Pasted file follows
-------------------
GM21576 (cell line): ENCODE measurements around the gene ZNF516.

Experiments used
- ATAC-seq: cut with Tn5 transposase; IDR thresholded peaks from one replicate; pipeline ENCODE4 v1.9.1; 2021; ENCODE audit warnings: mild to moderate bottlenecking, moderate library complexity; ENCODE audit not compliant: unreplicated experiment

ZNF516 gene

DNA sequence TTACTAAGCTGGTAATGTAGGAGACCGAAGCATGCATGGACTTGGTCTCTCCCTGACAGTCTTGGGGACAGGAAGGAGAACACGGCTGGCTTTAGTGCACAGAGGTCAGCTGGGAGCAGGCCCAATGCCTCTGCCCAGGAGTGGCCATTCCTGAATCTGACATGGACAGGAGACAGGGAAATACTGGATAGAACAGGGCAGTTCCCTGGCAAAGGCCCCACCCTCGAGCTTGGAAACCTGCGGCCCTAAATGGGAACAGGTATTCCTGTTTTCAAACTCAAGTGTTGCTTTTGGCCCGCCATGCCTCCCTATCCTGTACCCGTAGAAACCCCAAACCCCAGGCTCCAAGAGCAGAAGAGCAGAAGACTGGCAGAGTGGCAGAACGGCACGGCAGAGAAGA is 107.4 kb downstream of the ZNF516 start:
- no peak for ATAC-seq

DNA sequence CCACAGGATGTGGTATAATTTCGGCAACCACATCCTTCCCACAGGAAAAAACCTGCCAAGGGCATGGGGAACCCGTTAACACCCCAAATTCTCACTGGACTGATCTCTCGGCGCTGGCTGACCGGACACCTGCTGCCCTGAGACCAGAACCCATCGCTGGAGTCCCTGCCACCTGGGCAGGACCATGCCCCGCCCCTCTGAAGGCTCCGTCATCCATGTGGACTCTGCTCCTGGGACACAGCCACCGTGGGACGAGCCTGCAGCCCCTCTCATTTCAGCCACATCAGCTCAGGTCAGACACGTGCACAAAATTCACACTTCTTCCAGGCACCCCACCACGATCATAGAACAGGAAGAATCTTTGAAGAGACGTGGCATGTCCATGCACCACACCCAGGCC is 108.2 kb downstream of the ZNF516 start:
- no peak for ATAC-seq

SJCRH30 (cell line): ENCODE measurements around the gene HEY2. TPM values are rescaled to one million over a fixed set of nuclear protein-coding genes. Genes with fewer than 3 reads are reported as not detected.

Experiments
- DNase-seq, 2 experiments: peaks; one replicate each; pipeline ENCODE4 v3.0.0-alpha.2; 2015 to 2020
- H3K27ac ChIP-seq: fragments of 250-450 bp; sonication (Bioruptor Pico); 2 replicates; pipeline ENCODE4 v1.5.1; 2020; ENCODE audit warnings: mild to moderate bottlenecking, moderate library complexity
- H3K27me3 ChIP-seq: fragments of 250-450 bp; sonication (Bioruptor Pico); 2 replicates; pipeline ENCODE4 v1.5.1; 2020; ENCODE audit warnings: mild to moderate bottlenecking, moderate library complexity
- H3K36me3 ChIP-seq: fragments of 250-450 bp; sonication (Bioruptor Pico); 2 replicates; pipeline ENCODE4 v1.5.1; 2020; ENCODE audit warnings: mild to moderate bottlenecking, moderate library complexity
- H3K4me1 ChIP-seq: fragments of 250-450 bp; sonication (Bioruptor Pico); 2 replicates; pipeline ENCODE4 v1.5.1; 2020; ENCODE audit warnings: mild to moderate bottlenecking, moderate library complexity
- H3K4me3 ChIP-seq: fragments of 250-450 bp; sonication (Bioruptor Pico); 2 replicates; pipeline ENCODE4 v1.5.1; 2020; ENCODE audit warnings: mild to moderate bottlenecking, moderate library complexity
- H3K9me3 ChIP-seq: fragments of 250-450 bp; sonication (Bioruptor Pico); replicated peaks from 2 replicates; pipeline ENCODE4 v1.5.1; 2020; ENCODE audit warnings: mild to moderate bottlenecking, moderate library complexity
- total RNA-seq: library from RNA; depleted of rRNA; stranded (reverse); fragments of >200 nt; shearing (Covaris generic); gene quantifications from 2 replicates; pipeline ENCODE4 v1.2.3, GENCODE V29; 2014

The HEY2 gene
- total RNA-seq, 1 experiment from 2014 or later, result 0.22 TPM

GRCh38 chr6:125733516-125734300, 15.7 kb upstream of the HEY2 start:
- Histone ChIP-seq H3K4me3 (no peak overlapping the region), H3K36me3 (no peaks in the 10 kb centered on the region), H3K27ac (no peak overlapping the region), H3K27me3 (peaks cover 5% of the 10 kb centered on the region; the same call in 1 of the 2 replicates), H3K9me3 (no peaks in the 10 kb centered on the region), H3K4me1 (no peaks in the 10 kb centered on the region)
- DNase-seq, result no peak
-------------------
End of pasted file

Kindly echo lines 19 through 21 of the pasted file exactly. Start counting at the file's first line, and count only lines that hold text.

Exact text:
The HEY2 gene
- total RNA-seq, 1 experiment from 2014 or later, result 0.22 TPM

GRCh38 chr6:125733516-125734300, 15.7 kb upstream of the HEY2 start: